Angela started a shell hunt of which we found several nice ones. It was lovely and peaceful. As we were walking along the beach a beautiful butterfly fluttered past; was Mum watching us playing?
I put my snorkel and fins on to discover a wonderful world just a short distance off the beach. Not so many fish but lots of coral, Angela decided she didn’t want to have a go, chicken!
The water was beautifully warm and we just laid in it with the waves lapping over us. Paradise. In the distance we could see One Tree island, that is it’s name on the chart and sure enough it had one tree on it.
As the tide was out we clambered over the rocks at the end of the beach to find another beautiful beach round the corner, again, deserted. I love the silence of these places, just the birds calling and the lapping of the waves, stunning. On our way back to the boat Bill motored very slowly over the coral so Ang could look down onto it from the safety of the dinghy. Continuing on later that day to Pulau Besar which had a really nice yachtie friendly resort. The restaurant was available to non-residents so we ate out that evening. The owner had just bought a catamaran and wanting to make a good impression on the yatching fraternity offered us a drink on the house. That’s the way to do it! Free is cruiser price.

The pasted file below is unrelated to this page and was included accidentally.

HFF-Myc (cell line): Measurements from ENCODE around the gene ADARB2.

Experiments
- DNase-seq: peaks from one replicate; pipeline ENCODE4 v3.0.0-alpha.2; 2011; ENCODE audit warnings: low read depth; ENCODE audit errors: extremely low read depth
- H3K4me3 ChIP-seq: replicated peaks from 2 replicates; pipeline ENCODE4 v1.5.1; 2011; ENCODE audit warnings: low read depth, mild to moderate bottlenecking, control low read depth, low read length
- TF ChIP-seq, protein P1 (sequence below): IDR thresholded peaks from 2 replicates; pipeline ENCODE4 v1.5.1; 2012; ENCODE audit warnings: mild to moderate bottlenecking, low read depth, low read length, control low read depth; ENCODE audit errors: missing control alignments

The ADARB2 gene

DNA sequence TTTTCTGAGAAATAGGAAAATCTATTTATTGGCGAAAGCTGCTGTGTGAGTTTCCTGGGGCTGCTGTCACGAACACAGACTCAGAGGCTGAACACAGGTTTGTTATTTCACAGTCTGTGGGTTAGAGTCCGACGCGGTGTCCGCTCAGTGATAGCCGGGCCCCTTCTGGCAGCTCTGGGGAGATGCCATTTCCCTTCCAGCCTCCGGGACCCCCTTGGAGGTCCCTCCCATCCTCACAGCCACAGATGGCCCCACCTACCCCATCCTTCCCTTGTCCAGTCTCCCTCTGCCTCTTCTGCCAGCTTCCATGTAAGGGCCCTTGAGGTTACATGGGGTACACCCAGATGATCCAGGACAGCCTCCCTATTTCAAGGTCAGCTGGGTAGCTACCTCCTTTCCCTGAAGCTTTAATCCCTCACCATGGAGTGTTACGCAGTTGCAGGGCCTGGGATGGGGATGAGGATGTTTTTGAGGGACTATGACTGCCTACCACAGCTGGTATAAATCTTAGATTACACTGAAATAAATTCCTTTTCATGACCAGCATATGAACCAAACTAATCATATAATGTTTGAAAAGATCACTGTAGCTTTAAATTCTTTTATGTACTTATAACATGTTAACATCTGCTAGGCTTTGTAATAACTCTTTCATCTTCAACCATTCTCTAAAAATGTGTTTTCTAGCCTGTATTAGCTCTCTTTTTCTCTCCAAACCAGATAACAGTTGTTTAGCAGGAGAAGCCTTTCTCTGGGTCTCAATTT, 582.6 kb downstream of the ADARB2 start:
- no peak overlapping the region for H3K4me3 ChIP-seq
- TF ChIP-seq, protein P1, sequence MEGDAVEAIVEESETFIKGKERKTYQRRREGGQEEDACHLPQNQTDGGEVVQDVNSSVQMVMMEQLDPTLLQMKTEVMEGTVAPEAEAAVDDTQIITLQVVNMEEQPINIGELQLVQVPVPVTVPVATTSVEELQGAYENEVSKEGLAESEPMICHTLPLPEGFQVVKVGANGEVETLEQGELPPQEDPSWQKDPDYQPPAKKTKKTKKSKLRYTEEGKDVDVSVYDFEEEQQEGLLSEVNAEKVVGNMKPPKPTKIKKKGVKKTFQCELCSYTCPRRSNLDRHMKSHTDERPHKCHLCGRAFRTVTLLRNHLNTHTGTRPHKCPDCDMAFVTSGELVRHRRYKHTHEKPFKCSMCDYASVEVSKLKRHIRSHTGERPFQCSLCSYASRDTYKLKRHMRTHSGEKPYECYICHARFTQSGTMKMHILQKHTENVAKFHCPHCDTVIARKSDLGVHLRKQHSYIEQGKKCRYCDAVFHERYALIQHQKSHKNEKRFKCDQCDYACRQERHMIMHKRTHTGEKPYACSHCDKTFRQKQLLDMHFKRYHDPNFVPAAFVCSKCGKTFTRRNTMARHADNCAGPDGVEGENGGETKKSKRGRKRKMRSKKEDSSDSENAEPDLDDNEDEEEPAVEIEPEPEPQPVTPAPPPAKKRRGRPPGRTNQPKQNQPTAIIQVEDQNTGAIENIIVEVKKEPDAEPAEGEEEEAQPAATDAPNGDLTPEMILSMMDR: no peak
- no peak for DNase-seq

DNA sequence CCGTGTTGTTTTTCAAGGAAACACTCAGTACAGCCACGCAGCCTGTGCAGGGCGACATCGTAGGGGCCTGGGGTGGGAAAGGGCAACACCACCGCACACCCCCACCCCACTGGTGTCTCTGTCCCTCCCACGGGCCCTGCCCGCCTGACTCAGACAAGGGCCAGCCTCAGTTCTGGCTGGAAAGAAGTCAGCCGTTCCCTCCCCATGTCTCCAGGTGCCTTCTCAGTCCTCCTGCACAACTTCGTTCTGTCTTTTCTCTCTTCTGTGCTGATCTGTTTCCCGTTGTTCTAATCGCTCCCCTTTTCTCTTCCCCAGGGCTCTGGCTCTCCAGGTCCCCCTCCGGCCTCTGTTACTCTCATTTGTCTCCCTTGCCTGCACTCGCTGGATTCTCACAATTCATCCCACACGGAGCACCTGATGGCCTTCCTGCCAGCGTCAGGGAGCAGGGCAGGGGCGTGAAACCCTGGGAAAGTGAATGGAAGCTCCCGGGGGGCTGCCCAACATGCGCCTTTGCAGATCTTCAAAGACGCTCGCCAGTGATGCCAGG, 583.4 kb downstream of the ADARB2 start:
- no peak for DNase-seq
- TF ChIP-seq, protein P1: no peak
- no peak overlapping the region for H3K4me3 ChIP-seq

Angela and I went to the loo later in the evening, I wouldn’t normally mention this but the bathrooms were the most ornate I had ever seen. All marble with gold patterns, simply amazing.
The view from the restaurant was superb looking out across the boats. Two other rally boats turned up the next day. Ang decided she wanted to spend the afternoon sunbathing on the beach. As I was battling with a nasty cold I decided not to join her. When she returned she realised why we don’t sit on the beaches here because she was covered in sand fly bites all up the backs of her legs, hundreds of them.
That evening when we went ashore for dinner again and made sure we were sprayed for mossies too. As we were at the bar with the other four that evening we all got another round of drinks on the house. This is why we get ‘stuck’ in places like this. Photos courtsey of Janice on Zoa
The original plan for Angela’s holiday was to spend a week in the islands and then put her on a bus back to Singapore on Tuesday 13th but with the boat in the state it was we needed to get back to the JB area to get it sorted. So Saturday 10th we motored over to Mersing on the main land to pick up some supplies before motoring back to Pulau Sibu, the first island for an overnight stop before a very early start the next day for the 2 day motor back to Puteri harbour.